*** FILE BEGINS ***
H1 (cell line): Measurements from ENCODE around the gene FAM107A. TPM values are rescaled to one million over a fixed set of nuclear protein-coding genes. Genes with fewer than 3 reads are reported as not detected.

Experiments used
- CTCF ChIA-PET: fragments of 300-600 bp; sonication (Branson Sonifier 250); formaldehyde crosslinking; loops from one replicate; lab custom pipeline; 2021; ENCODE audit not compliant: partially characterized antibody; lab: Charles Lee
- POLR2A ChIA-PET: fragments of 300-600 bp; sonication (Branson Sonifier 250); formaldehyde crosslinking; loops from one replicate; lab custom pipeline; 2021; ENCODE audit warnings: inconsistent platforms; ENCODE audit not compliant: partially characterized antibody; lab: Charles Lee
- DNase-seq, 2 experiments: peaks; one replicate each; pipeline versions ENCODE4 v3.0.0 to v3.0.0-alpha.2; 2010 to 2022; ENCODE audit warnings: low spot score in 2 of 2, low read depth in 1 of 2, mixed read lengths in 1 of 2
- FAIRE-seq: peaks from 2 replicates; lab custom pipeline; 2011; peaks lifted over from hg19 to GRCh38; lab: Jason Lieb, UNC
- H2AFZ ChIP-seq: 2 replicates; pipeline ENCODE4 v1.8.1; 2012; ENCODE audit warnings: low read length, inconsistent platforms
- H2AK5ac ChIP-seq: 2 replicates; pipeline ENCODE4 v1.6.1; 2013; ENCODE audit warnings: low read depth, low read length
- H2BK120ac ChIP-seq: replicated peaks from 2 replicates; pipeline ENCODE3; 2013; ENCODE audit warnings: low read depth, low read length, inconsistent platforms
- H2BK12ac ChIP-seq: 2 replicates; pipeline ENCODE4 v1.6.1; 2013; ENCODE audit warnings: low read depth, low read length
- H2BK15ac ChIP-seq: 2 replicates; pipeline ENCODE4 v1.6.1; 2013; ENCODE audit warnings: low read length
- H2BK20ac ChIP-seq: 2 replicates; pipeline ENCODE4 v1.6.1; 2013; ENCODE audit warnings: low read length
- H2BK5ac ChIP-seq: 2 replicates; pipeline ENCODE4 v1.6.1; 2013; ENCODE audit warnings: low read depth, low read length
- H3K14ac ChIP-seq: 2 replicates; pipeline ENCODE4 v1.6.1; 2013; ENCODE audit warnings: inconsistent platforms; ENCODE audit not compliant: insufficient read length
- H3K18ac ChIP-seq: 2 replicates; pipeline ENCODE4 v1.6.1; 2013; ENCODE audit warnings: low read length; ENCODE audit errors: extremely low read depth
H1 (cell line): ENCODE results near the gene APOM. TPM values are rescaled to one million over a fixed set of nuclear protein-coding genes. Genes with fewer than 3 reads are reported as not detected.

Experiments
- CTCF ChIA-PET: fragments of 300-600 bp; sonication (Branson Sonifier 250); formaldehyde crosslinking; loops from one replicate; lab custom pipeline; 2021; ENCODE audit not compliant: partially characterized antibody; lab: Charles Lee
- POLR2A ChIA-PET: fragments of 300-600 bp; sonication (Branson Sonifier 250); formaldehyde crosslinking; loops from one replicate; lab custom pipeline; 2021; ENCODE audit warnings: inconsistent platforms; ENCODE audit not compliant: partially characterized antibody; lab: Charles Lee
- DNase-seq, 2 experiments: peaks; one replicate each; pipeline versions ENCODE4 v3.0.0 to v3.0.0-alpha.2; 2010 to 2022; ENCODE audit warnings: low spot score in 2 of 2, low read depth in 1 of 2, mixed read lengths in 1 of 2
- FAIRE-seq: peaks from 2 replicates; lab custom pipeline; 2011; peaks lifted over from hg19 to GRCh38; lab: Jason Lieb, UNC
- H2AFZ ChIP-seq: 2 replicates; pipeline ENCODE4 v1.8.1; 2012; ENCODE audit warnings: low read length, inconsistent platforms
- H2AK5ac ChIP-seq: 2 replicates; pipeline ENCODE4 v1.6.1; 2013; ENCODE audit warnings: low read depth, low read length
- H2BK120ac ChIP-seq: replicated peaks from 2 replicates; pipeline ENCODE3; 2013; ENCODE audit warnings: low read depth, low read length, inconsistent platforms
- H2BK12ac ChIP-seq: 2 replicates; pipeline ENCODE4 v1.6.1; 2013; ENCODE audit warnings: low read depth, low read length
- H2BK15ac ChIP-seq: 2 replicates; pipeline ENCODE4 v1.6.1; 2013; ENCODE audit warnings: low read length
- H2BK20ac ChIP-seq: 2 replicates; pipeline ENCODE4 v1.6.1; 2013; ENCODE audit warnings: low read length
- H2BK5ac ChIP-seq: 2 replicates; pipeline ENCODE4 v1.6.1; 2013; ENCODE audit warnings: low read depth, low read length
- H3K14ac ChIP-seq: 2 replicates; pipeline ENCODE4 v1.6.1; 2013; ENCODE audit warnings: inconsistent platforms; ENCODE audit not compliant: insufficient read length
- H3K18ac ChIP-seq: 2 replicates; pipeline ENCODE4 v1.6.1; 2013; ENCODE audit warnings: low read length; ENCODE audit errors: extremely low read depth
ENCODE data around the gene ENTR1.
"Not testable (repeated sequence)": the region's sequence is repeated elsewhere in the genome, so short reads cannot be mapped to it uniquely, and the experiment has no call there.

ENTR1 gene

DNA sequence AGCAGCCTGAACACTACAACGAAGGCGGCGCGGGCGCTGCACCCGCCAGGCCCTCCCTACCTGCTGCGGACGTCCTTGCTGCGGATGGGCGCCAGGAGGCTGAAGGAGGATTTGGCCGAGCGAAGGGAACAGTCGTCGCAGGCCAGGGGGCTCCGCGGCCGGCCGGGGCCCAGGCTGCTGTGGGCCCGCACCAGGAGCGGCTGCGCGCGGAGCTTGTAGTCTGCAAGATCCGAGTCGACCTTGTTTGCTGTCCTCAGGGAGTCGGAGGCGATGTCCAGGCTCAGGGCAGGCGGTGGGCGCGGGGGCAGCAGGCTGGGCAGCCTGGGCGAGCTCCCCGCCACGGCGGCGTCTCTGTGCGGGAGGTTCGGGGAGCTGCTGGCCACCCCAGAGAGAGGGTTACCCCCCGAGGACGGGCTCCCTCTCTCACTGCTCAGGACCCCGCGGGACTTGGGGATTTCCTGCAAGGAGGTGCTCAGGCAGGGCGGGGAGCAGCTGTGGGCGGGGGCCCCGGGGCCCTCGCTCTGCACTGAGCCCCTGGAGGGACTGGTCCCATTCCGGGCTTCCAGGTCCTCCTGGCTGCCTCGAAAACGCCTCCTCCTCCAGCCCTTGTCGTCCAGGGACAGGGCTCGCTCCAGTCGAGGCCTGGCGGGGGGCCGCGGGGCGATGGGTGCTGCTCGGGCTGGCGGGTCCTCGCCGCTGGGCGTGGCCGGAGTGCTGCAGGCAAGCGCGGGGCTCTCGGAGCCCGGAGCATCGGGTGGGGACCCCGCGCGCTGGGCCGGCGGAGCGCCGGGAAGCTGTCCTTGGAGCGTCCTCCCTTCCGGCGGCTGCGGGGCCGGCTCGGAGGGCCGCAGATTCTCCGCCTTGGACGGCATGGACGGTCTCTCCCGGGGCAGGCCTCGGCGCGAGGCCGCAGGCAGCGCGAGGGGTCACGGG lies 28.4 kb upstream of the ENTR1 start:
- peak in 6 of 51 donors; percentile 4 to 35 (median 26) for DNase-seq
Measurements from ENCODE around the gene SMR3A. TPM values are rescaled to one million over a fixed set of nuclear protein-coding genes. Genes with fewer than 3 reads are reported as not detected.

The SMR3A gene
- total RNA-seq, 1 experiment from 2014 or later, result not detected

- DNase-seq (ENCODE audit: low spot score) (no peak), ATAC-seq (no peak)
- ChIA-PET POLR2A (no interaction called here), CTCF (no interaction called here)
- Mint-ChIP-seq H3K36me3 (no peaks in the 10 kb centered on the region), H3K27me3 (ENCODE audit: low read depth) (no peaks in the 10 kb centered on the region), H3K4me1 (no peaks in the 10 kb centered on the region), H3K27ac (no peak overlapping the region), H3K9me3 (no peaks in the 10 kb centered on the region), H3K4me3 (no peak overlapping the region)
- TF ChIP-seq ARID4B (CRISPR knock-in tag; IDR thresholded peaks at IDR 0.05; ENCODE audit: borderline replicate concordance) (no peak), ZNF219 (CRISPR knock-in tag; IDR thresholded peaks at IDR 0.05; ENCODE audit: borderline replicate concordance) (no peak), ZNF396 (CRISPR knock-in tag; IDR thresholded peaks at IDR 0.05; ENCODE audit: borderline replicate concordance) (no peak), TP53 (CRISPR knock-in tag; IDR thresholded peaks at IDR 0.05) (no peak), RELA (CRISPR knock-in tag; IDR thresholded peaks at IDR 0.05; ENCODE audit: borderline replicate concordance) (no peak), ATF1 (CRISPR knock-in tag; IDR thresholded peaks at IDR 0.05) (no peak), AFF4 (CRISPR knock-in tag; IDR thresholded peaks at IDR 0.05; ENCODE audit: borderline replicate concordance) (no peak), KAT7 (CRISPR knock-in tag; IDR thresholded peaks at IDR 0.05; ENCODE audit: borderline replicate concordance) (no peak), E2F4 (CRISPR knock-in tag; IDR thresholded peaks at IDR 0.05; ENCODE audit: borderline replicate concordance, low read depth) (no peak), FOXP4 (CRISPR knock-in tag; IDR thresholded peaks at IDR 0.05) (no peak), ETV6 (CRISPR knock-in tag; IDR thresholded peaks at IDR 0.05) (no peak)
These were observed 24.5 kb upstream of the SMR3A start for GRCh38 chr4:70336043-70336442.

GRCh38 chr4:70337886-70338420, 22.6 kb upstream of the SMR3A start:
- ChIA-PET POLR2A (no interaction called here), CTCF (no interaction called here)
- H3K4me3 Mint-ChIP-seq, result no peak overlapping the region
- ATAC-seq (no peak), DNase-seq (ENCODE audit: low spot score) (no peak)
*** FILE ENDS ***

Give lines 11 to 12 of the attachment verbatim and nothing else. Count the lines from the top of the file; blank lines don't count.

- H2BK15ac ChIP-seq: 2 replicates; pipeline ENCODE4 v1.6.1; 2013; ENCODE audit warnings: low read length
- H2BK20ac ChIP-seq: 2 replicates; pipeline ENCODE4 v1.6.1; 2013; ENCODE audit warnings: low read length